Building a Protestant Left: Christianity and Crisis Magazine, 1941-1993

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Univ. of Tennessee Press, 1999 - Religion - 374 pages
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Founded in 1941 by Reinhold Niebuhr and others, the magazine Christianity and Crisis (C&C) achieved a level of influence far exceeding its small circulation. A forum for important writers ranging from Paul Tillich to Rosemary Ruether, from George Kennan to Noam Chomsky, from Margaret Mead to Cornel West, from Lewis Mumford to Daniel Berrigan, C&C for half a century commanded great respect in left-liberal circles, both religious and secular.

In Building a Protestant Left, Mark Hulsether uses the history of C&C as a case study to explore changing ideas about religion and society in the latter half of the twentieth century. He follows the twists and turns of this story from Niebuhr's Christian realist positions of the 1940s, through Protestant participation in the complex social movements of the 1950s and 1960s, to the emergence of various liberation theologies--African American, feminist, Latin American, and others--that used C&C as a central arena of debate in the 1970s and 1980s. Throughout, Hulsether places these changes in the context of postwar cultural and social history, relating C&C's theological and ethical positions to the broader social and political issues the journal addressed. Included, for example, is an illuminating discussion of C&C's positions in relation to one of the major developments of recent decades: the rise of neoconservatism and the religious right.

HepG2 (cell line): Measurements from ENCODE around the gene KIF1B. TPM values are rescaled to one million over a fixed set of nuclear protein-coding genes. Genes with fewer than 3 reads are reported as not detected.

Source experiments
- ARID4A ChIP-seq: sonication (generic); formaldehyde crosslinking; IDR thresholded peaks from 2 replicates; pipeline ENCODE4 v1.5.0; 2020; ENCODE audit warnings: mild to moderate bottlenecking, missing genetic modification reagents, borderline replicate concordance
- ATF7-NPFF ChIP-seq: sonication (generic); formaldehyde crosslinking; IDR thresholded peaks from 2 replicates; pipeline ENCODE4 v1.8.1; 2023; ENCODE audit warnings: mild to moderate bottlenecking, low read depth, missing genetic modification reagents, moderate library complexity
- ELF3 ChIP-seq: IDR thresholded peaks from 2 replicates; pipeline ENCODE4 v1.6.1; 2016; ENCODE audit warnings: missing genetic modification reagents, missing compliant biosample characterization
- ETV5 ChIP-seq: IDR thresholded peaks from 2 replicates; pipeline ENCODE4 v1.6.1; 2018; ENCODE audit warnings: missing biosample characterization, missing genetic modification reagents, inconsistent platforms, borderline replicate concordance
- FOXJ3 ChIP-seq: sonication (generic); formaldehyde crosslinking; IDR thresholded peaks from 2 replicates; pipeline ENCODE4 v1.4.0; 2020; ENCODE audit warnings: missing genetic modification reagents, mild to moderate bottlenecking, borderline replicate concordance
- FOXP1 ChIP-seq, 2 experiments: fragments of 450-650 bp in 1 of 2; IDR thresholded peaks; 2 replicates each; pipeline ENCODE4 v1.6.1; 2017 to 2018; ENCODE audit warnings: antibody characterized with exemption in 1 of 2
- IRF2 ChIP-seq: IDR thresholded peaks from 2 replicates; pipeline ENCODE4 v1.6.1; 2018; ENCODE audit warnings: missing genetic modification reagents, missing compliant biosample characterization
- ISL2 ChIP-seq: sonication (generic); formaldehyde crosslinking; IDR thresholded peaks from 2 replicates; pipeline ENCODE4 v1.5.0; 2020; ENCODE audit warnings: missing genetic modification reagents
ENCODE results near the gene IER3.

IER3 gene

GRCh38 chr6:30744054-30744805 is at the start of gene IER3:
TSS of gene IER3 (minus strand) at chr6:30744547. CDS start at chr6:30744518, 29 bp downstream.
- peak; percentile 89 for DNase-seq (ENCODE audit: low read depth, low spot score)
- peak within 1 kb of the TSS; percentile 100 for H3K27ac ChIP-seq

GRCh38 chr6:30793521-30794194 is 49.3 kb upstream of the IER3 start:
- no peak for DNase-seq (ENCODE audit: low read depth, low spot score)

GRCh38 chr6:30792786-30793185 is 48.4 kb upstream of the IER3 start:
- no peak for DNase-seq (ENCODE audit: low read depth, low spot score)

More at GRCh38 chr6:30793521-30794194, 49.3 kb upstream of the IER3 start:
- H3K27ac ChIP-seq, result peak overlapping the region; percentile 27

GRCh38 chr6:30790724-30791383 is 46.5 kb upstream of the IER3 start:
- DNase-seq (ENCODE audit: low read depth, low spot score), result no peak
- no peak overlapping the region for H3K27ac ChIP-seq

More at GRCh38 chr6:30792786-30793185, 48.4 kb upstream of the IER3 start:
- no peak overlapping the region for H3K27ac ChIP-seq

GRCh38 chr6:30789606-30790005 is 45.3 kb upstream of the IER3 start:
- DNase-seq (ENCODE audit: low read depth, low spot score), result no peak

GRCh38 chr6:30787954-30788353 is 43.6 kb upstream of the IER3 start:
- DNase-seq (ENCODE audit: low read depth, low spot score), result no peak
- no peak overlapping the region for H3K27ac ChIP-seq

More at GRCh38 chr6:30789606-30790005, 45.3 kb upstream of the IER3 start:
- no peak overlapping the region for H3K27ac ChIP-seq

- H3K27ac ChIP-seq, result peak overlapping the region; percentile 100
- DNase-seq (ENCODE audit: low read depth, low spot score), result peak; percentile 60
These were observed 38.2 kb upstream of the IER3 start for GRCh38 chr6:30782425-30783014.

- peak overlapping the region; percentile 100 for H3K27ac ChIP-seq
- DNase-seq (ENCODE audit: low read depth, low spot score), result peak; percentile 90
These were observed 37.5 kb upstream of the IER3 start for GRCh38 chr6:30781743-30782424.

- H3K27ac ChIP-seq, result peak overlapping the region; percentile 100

Engagingly written, Building a Protestant Left bridges the gap between secularized history and cultural studies on the one hand and traditional religious studies and religious ethics on the other. It also bridges an important generational gap within public-minded religious thought--it is as well informed on the issues that engaged the magazine during Niebuhr's heyday (from the 1940 to the 1960s) as on the liberation theologies and other radical positions that came afterward.

The Author: Mark Hulsether is assistant professor of religious studies and American studies at the University of Tennessee, Knoxville.

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Building a Protestant left: Christianity and crisis magazine, 1941-1993

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Religion scholar Hulsether offers a detailed and persuasively written history of one of the more consistently lively Christian periodicals of the last half-century. Not only an unusually thoughtful ... Read full review


The Social Gospel and CCs Prehistory
The Emergence of Christianity and Crisis
White Male Protestants on Blacks Women and Catholics
Evolving Liberalism and Emerging Polarization
Changing Approaches
The Shattering of Consensus over Black Power and Vietnam
Third World Radicalism
Picking Up the Pieces Integrating Feminist Approaches
Toward New Contexts and Standpoints for Theology
Ongoing Debates about Race Postmodernity and
Producing CC and Sometimes Balancing the Budget
Waiting for the Ghost of Tom Joad
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About the author (1999)

The Author: Mark Hulsether is assistant professor of religious studies and American studies at the University of Tennessee, Knoxville.

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